A dispute over night shifts has left thousands of commuters unable to reach their offices in London today (26 November) as Tube strikes hit the capital.
A walk out organised by the RMT union shut the Piccadilly line, cutting off Heathrow from central London, and the Waterloo and City line. The central section of the Central line has also been closed, damaging Oxford Street trade.
Other tube lines have been also been affected with less frequent services on the Victoria, Jubilee and Northern lines. A normal service was operating on the District and Circle lines, which were not subject to union action.
Transport for London said that by mid-morning it was running about 60% of normal services on the Tube.
The dispute is over the night shifts that drivers will be required to work to enable the restart of the Night Tube. This is due to resume overnight on Saturday night for the first time since the start of the pandemic.
In May the decision was taken to merge the Night Tube workforce of about 200 drivers, all whom worked part-time, with the day Tube staff – meaning that all drivers could be required to work occasional Night Tube shifts.
The RMT says employees’ work-life balance would be wrecked by Tube drivers’ new rotas by “bulldozing through additional night and weekend working”.
But Transport for London says the changes have been agreed by other unions and would result in drivers working about four night shifts a year.
RMT general secretary Mick Lynch said on Thursday: “This strike is about the ripping apart of popular and family friendly agreements that helped make the original Night Tube such a success. Instead the company want to cut costs and lump all drivers into a pool where they can be kicked from pillar to post at the behest of the management.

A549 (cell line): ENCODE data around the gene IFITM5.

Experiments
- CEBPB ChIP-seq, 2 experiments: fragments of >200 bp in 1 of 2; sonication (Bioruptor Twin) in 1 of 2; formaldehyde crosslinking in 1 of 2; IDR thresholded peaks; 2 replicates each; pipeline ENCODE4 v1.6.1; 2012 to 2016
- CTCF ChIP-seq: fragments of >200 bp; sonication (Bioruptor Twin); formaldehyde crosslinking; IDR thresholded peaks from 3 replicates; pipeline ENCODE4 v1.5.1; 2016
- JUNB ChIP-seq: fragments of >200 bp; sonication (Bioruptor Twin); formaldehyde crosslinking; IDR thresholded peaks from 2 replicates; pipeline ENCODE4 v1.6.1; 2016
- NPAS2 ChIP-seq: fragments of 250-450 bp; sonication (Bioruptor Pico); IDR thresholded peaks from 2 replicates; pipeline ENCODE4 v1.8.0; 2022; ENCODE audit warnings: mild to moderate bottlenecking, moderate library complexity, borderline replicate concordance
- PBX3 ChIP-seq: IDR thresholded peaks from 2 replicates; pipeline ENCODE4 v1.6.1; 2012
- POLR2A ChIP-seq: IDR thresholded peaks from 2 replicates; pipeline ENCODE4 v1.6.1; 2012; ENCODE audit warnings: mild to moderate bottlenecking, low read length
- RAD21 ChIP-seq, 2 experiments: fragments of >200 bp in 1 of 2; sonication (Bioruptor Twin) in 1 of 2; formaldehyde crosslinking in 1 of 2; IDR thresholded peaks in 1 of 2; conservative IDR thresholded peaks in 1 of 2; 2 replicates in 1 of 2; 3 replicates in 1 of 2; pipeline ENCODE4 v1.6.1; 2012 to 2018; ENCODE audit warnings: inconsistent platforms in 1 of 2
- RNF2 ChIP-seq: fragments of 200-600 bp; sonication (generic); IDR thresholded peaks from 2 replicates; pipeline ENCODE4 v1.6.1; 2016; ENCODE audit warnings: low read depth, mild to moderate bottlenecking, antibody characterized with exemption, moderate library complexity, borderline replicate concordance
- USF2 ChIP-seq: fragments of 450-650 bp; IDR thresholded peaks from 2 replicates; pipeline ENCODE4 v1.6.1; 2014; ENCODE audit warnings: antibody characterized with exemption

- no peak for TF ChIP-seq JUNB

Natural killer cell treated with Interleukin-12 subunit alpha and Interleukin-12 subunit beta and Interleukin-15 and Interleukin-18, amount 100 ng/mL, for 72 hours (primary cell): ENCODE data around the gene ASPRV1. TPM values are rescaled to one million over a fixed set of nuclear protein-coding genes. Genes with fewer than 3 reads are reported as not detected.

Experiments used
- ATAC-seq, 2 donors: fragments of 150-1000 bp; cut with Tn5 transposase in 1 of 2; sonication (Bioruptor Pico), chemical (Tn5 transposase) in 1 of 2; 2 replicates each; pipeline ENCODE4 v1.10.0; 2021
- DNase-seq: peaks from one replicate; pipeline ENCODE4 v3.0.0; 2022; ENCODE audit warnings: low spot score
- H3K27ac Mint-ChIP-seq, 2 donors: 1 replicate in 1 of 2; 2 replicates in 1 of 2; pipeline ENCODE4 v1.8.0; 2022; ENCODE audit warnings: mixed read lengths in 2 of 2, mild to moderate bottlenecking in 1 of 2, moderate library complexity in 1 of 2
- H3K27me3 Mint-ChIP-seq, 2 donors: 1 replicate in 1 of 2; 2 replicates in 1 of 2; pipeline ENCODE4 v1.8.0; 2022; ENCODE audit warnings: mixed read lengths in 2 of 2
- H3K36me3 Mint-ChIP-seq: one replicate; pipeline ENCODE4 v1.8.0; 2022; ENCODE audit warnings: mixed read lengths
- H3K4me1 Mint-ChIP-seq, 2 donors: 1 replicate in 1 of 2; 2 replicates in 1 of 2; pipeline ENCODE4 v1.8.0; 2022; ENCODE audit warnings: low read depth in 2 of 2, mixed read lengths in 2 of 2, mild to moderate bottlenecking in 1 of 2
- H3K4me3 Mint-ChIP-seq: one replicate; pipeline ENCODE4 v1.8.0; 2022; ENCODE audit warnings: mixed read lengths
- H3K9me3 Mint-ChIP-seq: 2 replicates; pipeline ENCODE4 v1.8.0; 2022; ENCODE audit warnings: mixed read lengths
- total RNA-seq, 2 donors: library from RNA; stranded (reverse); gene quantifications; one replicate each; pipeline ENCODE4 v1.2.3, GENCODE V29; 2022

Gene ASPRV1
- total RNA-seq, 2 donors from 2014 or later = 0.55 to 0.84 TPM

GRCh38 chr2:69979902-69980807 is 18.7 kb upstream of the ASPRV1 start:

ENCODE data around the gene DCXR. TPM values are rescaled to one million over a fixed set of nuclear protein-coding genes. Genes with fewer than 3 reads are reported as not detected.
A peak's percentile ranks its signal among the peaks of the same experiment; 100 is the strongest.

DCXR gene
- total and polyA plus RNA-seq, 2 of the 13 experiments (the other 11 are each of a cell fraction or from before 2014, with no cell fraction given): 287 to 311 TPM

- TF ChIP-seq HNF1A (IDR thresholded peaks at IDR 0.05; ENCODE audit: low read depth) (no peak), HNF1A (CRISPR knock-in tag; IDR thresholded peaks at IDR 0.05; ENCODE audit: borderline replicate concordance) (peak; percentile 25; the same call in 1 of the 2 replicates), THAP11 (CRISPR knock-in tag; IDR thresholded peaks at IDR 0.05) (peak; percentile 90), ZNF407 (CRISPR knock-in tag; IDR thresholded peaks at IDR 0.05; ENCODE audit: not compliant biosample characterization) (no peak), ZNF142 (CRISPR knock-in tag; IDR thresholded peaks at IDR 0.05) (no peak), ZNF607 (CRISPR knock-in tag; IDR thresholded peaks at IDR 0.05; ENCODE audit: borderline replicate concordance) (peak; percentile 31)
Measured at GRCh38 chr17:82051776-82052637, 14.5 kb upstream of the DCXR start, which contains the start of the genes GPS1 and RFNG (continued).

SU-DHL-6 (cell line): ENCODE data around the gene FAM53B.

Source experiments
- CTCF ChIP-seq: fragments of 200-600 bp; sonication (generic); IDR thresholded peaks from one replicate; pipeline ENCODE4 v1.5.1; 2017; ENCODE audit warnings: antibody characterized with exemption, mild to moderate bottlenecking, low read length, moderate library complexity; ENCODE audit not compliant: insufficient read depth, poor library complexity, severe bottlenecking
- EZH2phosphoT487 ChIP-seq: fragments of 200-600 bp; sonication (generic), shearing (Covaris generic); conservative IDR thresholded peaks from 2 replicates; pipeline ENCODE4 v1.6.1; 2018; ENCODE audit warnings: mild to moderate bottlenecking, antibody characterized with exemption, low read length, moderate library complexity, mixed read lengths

“We have made every effort in Acas and direct talks since the off to resolve this dispute but it is clear that London Underground bosses are driven solely by the bottom line and have no interest whatsoever in the well-being of their staff or the service to passengers.”
“We warned months ago that slashing 200 Night Tube train driver positions would create a staffing nightmare and LU [London Underground] need to start facing up to that reality and soon. The union remains available for further talks even at this late stage.”
Andy Lord, managing director of London Underground, said: “Not a single driver has lost their job and not a single driver has been forced on to new rosters.”
TfL on Thursday called for the RMT to call off the strike and enter talks about the staffing requirements of the Night Tube.
TfL said the RMT hadn’t presented “any workable alternatives” to the roster changes and refused a recent offer to jointly review the Night Tube after a trial period.
Meanwhile, in further bad news for commuters in London this winter, TfL finance chief Simon Kilonback said the failure to secure government funding for long-term repairs and upgrades would have a disastrous impact on the capital’s transport network.
Last week TfL warned that 18% of bus services and 9% of Tube services could be axed, which would mean removing 100 of 700 bus routes and reducing services on 200 more.
It is thought that either the Bakerloo or Jubilee line could be closed until cash is found.
Kilonback said there was a risk that TfL would have to issue a section 114 notice – effectively declaring itself bankrupt and handing responsibility for services back to the government.